Can you relate to any of the following in the last six months?
You wake up at 3 a.m. with your mind racing and have trouble falling back asleep.
You find yourself worrying about things that don’t usually bother you.
You feel shaky, restless, and unsettled.
You’re tired and unmotivated – but can’t pinpoint why you feel this way.
You want to be alone more than usual.
We are living through unusual and trying times that came on quickly and without warning. One minute, we were carrying on with life as usual, and the next, everything turned upside down. At Greenlawn Funeral Home, we know how painful this time can be, as many Springfield, Branson, and Bolivar families came to us for help following the death of their loved ones. For many, their arrangements had to be tailored, condolences had to be expressed from a distance, and grief seemed more intense with low hopes for the future.
Despite hardship, there have been many stories of organizations or people stepping up to go out of their way to help and efforts made to spread cheer in small ways. We hear about neighbors helping neighbors. Young people are raising money for their community. Local businesses are paying it forward even as they face challenges. During times of prolonged stress, growing gratitude in your life, such as focusing on the good and choosing to be grateful, can have a huge impact on your outlook and mental health wellness.
For some, the stress seems to be piling up on top of each other, and things that were once easy now seem like a hassle. In those instances, it’s completely okay to feel lost, hopeless, and have a jaded outlook that’s a normal human reaction to the unknown and being told that you can no longer do things that once brought you happiness. So, it’s okay not to be okay, but it’s not okay to struggle with your mental health alone or accept that things will never get better. At the same time, you might not feel particularly grateful or be unsure about where to start.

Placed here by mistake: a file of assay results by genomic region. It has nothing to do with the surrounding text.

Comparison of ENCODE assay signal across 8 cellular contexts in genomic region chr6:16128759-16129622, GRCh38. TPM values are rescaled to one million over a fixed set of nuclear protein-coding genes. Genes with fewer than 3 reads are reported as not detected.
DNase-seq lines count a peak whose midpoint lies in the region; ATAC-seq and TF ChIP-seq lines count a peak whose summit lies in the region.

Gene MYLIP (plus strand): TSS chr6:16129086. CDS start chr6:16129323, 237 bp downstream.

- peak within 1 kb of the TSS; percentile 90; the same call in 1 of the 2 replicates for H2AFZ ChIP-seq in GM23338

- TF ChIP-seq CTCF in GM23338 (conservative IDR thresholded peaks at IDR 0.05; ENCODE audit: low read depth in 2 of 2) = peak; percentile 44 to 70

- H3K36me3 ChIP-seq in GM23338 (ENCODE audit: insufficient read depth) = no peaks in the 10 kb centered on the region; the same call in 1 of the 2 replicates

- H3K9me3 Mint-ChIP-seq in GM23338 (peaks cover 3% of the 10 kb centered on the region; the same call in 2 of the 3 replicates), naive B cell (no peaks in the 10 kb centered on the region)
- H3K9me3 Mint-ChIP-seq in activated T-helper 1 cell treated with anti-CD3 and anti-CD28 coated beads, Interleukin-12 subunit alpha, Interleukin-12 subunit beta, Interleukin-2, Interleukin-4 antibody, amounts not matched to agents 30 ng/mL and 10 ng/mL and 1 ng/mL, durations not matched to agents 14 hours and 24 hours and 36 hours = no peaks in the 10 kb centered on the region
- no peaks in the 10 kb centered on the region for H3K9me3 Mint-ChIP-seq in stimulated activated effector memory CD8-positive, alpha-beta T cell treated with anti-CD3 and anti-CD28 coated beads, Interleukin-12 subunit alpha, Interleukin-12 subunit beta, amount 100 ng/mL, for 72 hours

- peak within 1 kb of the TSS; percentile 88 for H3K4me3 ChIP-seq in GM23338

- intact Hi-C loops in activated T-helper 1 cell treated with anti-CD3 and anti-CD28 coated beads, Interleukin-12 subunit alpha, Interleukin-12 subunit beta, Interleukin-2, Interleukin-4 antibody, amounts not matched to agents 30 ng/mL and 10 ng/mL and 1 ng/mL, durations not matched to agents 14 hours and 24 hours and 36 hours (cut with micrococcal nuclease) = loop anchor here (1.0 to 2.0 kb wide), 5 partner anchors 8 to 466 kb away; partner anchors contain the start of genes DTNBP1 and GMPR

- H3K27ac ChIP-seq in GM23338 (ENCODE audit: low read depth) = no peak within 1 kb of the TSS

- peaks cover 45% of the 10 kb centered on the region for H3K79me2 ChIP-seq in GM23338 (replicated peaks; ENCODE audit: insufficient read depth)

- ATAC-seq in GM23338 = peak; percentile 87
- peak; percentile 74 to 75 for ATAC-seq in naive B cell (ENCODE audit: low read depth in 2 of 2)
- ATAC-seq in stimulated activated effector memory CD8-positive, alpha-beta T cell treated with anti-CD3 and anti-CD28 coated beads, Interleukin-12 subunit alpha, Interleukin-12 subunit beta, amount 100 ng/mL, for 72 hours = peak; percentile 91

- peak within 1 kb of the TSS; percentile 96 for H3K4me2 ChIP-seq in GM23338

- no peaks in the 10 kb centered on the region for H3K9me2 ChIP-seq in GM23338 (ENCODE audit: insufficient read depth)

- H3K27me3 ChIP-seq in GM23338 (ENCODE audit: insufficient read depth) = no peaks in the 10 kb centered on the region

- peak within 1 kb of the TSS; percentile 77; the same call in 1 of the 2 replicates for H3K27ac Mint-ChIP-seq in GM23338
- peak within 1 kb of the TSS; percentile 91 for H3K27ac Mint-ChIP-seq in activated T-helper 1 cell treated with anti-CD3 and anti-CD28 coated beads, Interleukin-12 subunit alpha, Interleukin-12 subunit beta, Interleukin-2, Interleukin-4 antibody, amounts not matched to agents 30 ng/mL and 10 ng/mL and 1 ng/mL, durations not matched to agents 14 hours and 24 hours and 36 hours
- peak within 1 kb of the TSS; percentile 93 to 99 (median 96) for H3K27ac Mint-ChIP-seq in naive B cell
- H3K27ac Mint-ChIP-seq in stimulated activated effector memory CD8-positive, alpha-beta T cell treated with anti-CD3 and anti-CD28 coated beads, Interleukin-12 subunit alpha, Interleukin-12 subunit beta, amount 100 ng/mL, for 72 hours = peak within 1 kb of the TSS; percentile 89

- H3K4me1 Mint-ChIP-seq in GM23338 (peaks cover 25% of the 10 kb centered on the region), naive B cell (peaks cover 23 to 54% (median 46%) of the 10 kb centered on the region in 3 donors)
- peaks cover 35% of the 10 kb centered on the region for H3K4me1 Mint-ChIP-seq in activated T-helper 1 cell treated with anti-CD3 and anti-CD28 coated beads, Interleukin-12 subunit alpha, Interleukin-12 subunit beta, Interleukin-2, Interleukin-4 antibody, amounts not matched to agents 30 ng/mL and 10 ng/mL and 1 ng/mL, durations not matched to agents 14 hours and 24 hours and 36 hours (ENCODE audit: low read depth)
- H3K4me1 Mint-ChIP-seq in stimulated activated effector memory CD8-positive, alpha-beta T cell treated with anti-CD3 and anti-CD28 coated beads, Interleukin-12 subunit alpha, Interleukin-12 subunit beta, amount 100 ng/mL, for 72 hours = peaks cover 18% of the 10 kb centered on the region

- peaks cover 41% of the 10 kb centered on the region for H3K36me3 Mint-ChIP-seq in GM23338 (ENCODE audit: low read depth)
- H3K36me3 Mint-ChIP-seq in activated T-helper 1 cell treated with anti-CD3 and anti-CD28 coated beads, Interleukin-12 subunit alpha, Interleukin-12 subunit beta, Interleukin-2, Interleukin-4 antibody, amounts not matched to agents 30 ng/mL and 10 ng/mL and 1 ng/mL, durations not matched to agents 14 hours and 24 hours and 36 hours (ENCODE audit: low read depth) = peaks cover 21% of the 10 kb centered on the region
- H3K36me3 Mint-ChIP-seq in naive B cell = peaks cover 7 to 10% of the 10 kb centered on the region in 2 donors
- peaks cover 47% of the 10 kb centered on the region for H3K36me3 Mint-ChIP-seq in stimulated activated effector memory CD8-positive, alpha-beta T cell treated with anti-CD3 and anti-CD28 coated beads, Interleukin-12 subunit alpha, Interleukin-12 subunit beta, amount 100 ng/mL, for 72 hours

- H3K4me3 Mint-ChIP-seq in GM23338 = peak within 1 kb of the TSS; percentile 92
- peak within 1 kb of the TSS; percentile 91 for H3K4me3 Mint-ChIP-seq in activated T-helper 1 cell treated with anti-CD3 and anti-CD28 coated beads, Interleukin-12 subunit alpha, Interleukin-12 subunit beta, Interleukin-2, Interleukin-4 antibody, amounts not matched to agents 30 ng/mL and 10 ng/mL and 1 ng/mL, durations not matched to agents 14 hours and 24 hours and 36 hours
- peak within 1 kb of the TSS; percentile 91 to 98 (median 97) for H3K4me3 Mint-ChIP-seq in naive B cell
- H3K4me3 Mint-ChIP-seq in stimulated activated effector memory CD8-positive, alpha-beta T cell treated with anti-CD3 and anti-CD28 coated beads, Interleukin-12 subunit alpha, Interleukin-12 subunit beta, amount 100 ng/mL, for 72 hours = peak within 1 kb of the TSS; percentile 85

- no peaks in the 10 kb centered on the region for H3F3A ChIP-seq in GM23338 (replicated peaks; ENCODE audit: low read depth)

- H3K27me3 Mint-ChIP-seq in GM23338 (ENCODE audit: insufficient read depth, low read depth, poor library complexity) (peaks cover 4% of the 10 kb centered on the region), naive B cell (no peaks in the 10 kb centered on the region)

You might even say, “I’ve been through a lot, I am having a really hard time, and honestly, I don’t have much to be thankful for!” Again, that’s okay. Everyone process grief and stress differently, and there’s no timeline for when those harder feelings will become more manageable. While it’s easy to say “oh well,” and push things under the rug, it’s not a healthy practice and will soon become unmanageable. This is a familiar situation, and every time we have walked with those families through their grief. We don’t claim to know the answers, but we want to help our families, even if it’s just listening over a cup of coffee.
We also know this: Gratitude is one of the greatest healing tools available. There is not a single downside to expressing thanks! Scientific studies have found that gratitude can improve our relationships, sleep, lower blood pressure, and better manage stress. Even knowing the benefits, some might be hesitant and unsure where to start when expressing thanks. Here are a few ideas:
Whether you’re outside or inside while looking, think about or write down what you find:
- Something that is your favorite color
- Something that makes you smile
- Something that smells amazing
- Something that makes you laugh
Think about, write down, or share your thoughts with others:
- Someone you enjoy spending time with
- A time when someone surprised with a gift
- A memorial trip that you’ve taken
- A cherished childhood memory
You can also grow moments of gratitude into your day:
- Before you get up in the morning. Spend a minute thinking through your day and what you have to be grateful for.
- Before you eat, take time to express gratitude for the food sitting before you. As you’re eating, slow down and savor your meal.
- Before you go to bed, think about the positive things that happened to you and anything you have to look forward to throughout the week.
And if you feel that your emotions are becoming unmanageable or need a safe space to process through your grief, we are here for you. With years of experience caring for families, we have built connections with a network of specialists, community resources, and support groups in the greater Springfield area. We are always available, so be sure to contact us for assistance.